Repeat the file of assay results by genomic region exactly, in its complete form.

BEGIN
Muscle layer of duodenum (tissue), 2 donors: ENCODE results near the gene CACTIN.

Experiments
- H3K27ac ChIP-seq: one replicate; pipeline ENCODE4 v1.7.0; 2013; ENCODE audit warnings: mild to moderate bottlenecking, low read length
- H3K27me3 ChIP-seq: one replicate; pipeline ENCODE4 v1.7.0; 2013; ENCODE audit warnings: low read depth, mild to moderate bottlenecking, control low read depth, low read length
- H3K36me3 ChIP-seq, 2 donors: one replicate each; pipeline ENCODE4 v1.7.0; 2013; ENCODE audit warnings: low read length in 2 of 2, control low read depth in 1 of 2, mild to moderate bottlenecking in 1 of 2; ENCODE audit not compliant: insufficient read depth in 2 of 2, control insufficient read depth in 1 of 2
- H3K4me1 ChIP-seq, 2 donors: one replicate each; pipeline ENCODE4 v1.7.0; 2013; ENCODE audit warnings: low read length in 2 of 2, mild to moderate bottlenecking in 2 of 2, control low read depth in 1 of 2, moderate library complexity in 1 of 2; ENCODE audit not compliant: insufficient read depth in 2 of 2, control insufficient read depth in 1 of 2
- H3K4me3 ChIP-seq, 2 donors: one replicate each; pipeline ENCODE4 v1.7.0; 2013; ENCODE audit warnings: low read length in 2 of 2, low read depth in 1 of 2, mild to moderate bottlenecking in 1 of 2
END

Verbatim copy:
Muscle layer of duodenum (tissue), 2 donors: ENCODE results near the gene CACTIN.

Experiments
- H3K27ac ChIP-seq: one replicate; pipeline ENCODE4 v1.7.0; 2013; ENCODE audit warnings: mild to moderate bottlenecking, low read length
- H3K27me3 ChIP-seq: one replicate; pipeline ENCODE4 v1.7.0; 2013; ENCODE audit warnings: low read depth, mild to moderate bottlenecking, control low read depth, low read length
- H3K36me3 ChIP-seq, 2 donors: one replicate each; pipeline ENCODE4 v1.7.0; 2013; ENCODE audit warnings: low read length in 2 of 2, control low read depth in 1 of 2, mild to moderate bottlenecking in 1 of 2; ENCODE audit not compliant: insufficient read depth in 2 of 2, control insufficient read depth in 1 of 2
- H3K4me1 ChIP-seq, 2 donors: one replicate each; pipeline ENCODE4 v1.7.0; 2013; ENCODE audit warnings: low read length in 2 of 2, mild to moderate bottlenecking in 2 of 2, control low read depth in 1 of 2, moderate library complexity in 1 of 2; ENCODE audit not compliant: insufficient read depth in 2 of 2, control insufficient read depth in 1 of 2
- H3K4me3 ChIP-seq, 2 donors: one replicate each; pipeline ENCODE4 v1.7.0; 2013; ENCODE audit warnings: low read length in 2 of 2, low read depth in 1 of 2, mild to moderate bottlenecking in 1 of 2